Prosser winery wins top honors at Cascadia Wine Competition

Winners also are named for best dessert, white, rose and nongrape wines.

Prosser winery wins top honors at Cascadia Wine Competition

After three days of swirling, sipping and spitting, 22 wine professionals from throughout the Pacific Northwest tasted through 1,040 wines for the seventh annual Cascadia International Wine Competition, held this month in Richland.

The judging panel, which included winemakers, viticulturists, wine buyers, writers and restaurateurs from California, Washington, Oregon, Idaho and British Columbia, concluded that the top entry was a delicious red wine from a small producer in Prosser: the 2015 sangiovese by Coyote Canyon Winery, which pulls from owner Mike Andrews’ estate vineyards in the Horse Heaven Hills.

Winning best dessert wine was Kiona Vineyards and Winery on Red Mountain, while the top white wine was crafted by Kennewick-based winemaker Victor Palencia for Jones of Washington in Quincy and Wenatchee. Aberdeen’s Westport Winery earned top honors for best nongrape wine, while Oregon icon King Estate took the award for top rose wine.

Here are our reviews of the top five wines from the largest international judging of Northwest wines staged in the Pacific Northwest. Find the complete results of the annual Cascadia competition at

Ask for these wines at your favorite wine merchant or contact the wineries directly.

Best in Show: Coyote Canyon Winery 2015 Coyote Canyon Vineyard Sangiovese, Horse Heaven Hills, $26: Justin Michaud, winemaker at Coyote Canyon Winery, used a historically hot vintage to create a beautiful sangiovese. In the nose, it offers hints of strawberry, then blackberry and a touch of plum. In the mouth, there are abundant flavors of dark cherry and blackberry, backed by juicy acidity and a dusty finish so often found in wines from the Horse Heaven Hills. Roast pork or rack of lamb would pair nicely.

Best Dessert Wine: Kiona Vineyards & Winery 2018 Chenin Blanc Ice Wine, Red Mountain, $50: This style of dessert wine is rare because the grapes must freeze on the vine for several hours at 17 degrees before they are harvested. The Williams family relies on a pocket of its most historic vineyard for ice wine, providing a rare nectar loaded with aromas of lavender-infused honey, cloves and ripe nectarine. Honeyed flavors of baked orchard fruit are backed by ample acidity to keep all the sweetness in balance.

Best White Wine: Jones of Washington 2017 Reserve Chardonnay, Columbia Valley, $30: Victor Palencia, who received Wine Press Northwest magazine’s award for the 2019 Pacific Northwest Winery of the Year, helped Jones of Washington earn Washington Winery of the Year honors in 2012. The collaboration continues, and the Jones family has this stunning young reserve chardonnay. There are flashes of oak behind the apple, pineapple and lime in its aromas and flavors. If you’re a chardonnay sipper, it’s perfect for a summer evening on the deck and would pair well with light dishes with a cream sauce such as chicken alfredo or even spaghetti carbonara with slightly crisped and crumbled prosciutto and topped with freshly grated Parmesan.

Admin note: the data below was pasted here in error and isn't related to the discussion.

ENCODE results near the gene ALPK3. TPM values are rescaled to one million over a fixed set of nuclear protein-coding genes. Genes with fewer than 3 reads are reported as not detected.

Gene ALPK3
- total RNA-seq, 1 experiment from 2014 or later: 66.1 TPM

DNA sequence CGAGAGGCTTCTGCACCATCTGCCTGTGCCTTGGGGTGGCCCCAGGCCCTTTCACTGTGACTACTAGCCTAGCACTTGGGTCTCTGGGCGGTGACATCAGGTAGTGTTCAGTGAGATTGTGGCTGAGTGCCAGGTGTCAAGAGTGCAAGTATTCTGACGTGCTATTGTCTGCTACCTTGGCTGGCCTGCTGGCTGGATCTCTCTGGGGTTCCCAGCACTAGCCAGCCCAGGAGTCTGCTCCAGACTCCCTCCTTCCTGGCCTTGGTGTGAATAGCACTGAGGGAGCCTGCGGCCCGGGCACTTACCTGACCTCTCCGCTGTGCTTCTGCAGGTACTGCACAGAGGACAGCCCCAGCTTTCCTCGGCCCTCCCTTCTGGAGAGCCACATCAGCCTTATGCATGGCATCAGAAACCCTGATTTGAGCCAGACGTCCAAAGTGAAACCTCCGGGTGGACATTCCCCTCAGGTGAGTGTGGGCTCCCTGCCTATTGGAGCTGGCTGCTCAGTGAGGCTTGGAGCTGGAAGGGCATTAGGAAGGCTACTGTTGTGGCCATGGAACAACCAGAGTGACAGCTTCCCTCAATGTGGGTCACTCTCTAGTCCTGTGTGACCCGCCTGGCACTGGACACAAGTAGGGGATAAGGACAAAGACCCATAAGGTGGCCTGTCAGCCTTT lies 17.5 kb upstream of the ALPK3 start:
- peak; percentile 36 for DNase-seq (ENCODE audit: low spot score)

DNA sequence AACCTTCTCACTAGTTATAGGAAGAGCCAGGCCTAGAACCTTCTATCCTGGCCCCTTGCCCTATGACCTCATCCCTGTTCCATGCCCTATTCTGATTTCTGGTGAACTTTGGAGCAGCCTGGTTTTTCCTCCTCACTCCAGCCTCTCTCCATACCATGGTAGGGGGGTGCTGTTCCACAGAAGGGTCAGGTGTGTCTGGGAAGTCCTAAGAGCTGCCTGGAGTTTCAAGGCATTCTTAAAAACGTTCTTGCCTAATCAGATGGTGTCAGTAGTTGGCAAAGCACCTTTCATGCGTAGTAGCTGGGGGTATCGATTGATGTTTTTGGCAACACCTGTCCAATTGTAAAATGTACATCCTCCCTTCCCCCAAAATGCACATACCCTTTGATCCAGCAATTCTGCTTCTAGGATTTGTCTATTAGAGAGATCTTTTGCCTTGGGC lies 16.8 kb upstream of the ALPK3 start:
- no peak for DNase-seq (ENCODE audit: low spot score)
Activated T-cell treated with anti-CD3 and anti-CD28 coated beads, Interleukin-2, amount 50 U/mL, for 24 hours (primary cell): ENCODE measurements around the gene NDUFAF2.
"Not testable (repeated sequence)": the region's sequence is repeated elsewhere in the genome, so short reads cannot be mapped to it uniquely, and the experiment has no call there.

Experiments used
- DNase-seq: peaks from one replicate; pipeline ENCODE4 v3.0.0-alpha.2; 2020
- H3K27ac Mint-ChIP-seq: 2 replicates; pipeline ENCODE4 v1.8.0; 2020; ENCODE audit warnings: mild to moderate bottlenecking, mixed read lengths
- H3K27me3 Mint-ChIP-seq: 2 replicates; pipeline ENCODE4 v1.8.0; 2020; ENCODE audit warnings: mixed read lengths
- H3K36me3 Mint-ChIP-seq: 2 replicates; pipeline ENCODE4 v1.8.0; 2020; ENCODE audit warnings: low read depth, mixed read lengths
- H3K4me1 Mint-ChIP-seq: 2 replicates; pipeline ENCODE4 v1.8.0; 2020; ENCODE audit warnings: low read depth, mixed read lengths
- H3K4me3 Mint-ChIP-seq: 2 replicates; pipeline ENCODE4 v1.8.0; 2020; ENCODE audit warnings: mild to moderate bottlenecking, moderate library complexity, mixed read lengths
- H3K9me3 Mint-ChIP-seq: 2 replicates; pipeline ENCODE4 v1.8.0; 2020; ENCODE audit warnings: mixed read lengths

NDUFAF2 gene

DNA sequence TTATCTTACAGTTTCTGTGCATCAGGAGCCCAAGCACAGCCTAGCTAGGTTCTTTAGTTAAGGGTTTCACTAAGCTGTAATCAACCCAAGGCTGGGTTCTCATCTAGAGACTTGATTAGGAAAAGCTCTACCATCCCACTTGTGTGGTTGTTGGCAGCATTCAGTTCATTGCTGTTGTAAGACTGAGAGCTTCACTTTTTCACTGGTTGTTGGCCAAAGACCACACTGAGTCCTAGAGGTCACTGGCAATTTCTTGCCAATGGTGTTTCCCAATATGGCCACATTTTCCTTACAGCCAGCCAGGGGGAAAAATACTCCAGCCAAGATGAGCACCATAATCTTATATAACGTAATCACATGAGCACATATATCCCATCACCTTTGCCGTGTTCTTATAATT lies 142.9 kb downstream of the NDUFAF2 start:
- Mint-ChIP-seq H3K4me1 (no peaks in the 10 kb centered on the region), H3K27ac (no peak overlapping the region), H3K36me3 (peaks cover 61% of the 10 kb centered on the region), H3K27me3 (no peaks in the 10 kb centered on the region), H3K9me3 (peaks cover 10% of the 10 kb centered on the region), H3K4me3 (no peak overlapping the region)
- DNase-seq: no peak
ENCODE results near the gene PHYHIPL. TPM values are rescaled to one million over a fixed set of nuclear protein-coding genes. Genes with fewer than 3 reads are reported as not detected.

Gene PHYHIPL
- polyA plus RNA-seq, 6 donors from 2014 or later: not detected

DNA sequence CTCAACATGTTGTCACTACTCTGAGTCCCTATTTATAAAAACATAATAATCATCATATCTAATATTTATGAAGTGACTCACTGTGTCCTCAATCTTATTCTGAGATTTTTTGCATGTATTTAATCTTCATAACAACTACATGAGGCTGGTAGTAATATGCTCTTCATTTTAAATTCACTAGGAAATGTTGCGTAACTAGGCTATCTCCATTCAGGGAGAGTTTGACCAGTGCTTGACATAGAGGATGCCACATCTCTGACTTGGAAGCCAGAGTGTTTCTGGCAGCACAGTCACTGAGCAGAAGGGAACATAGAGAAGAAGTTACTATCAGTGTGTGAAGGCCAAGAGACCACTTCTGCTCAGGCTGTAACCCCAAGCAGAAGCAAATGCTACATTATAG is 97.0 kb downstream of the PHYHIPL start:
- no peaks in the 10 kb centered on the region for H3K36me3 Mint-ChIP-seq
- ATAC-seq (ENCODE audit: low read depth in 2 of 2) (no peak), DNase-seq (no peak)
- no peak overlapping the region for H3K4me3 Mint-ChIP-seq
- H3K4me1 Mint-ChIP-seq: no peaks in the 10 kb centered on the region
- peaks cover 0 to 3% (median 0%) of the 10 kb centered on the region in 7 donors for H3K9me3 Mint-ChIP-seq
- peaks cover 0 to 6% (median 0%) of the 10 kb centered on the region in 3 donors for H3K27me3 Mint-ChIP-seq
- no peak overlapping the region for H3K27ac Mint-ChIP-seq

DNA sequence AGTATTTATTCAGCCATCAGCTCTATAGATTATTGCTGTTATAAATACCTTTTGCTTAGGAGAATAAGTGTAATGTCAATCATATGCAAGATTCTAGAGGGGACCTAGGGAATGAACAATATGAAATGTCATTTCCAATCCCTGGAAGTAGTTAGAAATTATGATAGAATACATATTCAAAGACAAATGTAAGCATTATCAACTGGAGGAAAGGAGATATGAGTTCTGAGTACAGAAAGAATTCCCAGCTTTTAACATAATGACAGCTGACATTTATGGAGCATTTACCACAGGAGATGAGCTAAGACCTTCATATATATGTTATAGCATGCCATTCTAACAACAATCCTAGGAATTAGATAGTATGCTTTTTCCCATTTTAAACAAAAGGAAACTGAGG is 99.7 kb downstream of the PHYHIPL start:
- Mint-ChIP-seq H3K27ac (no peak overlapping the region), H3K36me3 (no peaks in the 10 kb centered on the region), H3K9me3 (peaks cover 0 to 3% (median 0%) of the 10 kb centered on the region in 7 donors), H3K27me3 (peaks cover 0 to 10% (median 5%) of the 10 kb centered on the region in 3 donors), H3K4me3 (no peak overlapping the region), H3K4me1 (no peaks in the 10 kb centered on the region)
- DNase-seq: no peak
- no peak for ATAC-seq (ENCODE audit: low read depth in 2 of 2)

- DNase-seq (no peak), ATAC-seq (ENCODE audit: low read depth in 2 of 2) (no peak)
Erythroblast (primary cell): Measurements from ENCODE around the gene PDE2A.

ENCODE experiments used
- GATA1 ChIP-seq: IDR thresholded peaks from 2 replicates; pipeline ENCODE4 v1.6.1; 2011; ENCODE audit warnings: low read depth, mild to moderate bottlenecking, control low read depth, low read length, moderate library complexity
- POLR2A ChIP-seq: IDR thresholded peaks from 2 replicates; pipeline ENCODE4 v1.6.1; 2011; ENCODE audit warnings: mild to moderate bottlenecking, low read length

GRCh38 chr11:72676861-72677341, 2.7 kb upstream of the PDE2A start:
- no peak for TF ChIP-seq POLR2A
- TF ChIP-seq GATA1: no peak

Best Nongrape Wine: Westport Winery Garden Resort NV Little Wild, Washington, $27: This destination winery on the Washington coast near Aberdeen continues to produce delectable wines, often by infusing them with fruit other than grapes. In this case, it is riesling loaded with marionberry, creating a dessert wine that is nicely sweet and loaded with flavors of dark blue fruit, including marionberry syrup. An ideal pairing would be with vanilla ice cream within view of the beach.

Best Rose: King Estate 2018 Rosé of Pinot Noir, Willamette Valley, $20: The kings of pinot noir in Oregon ruled the rose portion of the Cascadia with this lovely offering in a pale salmon wardrobe by winemaker Brent Stone. A product of Washington State University, Stone used pinot noir from the King family’s Demeter-USA certified biodynamic estate vineyard near Eugene as well as pinot noir from other organically farmed sites in the Willamette Valley. Strawberry gummy bears, lemonade and river pebbles on the nose extend onto the palate, where the structure is spunky with a long and bright farewell.

Andy Perdue and Eric Degerman operate Great Northwest Wine, an award-winning media company. Learn more about wine at

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